Instead, read the book, approach your local mission/service field in whatever size or form it takes, and see what God has to say (or better yet, what God is already doing near you, maybe even through you!) And then maybe throw out a comment or a correction here at Marking Time, in the appropriate space below. I can’t always claim to be right. I just like to be in motion, stirring the pot so we can keep learning from each other.

*  *  *

Now that all the above introductory throat-clearing is out of the way, my  reflection for today upon Generous Justice (the book) is a simple one:

  • Walking humbly is harder than it looks, but it is a lesson best learned from the “broken”, from the poor, and from children — i.e. from those to whom humility comes most naturally, perhaps even by necessity.

Keller discusses negative cultural biases right away in the introduction to the book, particularly in the section entitled “You’re a Racist, You Know” (pgs. xvi to xix). And I am glad for his directness. It’s a mildly courageous thing for a respected evangelical to say, and it resonates for me, personally. In the twenty-first century, we can’t talk honestly about justice without touching upon the influence of race, political gamesmanship, violence and the economic second-class status of most of the global southern hemisphere (or certain neighborhoods in most of our major cities).

In the North, I suspect we are secretly scared that the kind of poverty of spirit that Jesus praises in the Sermon on the Mount automatically brings with it a poverty of wallet.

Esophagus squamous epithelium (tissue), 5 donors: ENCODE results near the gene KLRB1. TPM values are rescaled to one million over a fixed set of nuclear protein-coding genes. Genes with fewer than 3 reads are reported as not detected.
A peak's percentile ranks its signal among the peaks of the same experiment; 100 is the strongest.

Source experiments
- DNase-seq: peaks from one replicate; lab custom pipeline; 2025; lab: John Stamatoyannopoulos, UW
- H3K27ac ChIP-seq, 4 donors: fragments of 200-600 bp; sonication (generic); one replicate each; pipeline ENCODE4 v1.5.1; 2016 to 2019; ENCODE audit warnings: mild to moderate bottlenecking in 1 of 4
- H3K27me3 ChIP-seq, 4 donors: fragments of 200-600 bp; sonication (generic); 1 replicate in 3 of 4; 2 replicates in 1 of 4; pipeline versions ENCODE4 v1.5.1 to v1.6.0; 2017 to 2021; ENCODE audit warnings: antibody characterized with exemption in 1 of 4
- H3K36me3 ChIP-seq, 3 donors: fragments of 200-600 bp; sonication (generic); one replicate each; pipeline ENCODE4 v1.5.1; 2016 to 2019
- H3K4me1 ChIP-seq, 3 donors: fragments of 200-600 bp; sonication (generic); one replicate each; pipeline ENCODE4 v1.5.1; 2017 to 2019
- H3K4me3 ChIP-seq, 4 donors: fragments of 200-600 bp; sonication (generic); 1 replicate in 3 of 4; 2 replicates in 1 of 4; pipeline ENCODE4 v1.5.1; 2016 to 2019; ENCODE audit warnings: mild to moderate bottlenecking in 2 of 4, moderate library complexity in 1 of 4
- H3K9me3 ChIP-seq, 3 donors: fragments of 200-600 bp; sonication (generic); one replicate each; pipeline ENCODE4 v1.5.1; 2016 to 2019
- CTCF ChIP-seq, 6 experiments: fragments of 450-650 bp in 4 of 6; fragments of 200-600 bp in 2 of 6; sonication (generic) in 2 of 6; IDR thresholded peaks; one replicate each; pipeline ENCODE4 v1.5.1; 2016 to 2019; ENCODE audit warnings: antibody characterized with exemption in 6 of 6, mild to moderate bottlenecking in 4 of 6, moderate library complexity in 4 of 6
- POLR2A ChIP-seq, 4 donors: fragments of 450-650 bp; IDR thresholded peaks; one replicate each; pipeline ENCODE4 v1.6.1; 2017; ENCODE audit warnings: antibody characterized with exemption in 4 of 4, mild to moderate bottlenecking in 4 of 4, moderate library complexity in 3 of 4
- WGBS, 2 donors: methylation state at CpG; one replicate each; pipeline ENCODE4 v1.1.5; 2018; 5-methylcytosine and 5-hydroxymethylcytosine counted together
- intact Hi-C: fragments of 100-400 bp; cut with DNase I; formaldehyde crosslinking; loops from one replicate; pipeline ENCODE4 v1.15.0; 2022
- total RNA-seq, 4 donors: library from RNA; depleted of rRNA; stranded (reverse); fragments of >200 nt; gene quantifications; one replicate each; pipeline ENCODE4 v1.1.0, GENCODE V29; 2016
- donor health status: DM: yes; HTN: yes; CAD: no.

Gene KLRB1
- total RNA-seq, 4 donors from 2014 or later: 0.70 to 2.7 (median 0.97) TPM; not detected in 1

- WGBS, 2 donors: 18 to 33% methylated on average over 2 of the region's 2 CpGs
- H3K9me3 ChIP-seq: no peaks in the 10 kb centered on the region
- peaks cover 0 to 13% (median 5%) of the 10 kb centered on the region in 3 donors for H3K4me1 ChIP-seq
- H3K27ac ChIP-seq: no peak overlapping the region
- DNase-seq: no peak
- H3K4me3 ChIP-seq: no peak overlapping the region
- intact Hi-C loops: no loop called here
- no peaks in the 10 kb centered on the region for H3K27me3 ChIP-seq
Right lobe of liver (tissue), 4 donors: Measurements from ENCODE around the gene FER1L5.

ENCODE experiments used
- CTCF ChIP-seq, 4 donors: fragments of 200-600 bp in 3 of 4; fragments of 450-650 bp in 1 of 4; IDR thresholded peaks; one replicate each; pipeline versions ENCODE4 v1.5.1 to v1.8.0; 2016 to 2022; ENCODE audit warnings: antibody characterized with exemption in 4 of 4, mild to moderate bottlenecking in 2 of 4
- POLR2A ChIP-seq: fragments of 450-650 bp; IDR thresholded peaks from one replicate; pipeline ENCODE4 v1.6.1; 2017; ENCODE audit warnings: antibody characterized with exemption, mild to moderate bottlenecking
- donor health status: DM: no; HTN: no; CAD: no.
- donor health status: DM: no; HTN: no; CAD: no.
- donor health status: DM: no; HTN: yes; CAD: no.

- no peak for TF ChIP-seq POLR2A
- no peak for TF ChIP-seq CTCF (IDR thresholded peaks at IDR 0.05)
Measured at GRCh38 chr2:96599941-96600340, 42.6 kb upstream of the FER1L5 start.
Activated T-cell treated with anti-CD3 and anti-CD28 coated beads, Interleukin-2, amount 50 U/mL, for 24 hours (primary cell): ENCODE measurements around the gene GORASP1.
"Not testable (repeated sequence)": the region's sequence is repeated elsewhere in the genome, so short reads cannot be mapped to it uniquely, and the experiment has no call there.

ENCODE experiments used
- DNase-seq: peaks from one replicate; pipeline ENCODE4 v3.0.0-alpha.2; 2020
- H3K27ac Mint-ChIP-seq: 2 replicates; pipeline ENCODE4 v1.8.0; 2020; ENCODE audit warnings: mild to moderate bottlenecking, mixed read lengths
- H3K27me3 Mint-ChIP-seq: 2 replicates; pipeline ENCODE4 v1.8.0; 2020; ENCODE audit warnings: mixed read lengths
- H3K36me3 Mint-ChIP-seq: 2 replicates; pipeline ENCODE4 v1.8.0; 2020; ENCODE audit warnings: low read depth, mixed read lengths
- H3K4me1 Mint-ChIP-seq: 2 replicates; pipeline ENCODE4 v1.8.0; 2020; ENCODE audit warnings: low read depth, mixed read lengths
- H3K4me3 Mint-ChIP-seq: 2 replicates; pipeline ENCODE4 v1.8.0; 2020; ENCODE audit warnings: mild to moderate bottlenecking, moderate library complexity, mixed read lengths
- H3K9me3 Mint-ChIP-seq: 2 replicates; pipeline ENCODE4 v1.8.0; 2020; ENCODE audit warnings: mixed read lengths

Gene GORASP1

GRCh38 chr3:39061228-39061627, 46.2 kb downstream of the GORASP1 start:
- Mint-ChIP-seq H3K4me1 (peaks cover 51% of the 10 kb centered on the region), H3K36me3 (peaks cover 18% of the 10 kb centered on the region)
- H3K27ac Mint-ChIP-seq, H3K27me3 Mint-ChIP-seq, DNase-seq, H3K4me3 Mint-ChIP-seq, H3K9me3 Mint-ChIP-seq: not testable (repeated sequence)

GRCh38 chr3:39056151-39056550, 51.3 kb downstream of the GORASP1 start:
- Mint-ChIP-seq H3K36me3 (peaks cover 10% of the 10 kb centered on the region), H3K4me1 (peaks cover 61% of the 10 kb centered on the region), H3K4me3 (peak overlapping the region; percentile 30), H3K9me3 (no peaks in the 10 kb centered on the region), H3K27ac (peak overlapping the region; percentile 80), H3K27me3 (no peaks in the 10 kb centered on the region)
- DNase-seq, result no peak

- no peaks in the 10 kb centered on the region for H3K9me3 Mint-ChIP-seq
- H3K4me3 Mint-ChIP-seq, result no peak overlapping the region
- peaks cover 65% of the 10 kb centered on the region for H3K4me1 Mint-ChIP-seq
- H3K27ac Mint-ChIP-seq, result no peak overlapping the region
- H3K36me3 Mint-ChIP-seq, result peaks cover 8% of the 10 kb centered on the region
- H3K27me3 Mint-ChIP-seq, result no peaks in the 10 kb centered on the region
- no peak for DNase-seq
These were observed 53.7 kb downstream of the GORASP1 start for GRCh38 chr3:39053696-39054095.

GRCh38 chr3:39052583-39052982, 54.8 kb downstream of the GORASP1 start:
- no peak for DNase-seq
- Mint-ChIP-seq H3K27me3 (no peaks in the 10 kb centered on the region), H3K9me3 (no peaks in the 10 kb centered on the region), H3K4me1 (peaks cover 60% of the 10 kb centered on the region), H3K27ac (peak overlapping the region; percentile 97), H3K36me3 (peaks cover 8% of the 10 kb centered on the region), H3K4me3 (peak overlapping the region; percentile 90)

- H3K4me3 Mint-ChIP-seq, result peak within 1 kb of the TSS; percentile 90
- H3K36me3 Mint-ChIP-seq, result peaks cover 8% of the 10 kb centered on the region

In a few cases, that’s true. But that’s okay, too, for Jesus repeatedly promised that he would never abandon his own. So what would going “the extra mile” look like in your own life?

In my  life, I have found that the times of greatest learning and growth –when I have been humbled and challenged the most– often involved accepting and being accepted by those whom Jesus considered “the least of these”. In my case, it was in working or living with the disabled, with children, with the elderly, with working class urban Latinos, with addicts, and with victims of abuse. Yes, it can be exhausting. But God always shows up.

Because there’s nothing like a hunger for bread, or safety, or love, to keep one from over-romanticizing a hunger and thirst for righteousness.


1) Keller writes “when the Spirit enables us to understand what Christ has done for us, the result is a life poured out in deeds of justice and compassion for the poor.” (pg. xiii) — Has there ever been a moment where your gratitude has been the opening God used to “break your heart” for someone else, perhaps someone who did not have the same opportunity? How did you respond, or how can you respond going forward?

2) Think SMALLER: Consider and even talk with young children about their hopes and fears as they grow up in the world. Take their concerns seriously, for Yahweh of the Old Testament did say “And a little child will lead them.” (Isaiah 11:6), and Jesus said “Of such as these is the kingdom of heaven made.”

3) Read and reflect upon the rest of Eliot’s Ash Wednesday. (Be forewarned, the language is not easy.) See if there is some part of the poem’s proud but broken-hearted beginning, its speaker’s gradual acknowledgement of weakness or neediness, or its hopeful conclusion that spurs you to serve or pray for others, or to reconcile some past hurt of your own.



  1. […] segues nicely to my tie-in with Tim Keller’s Generous Justice book (one that my church is now reading together). Today […]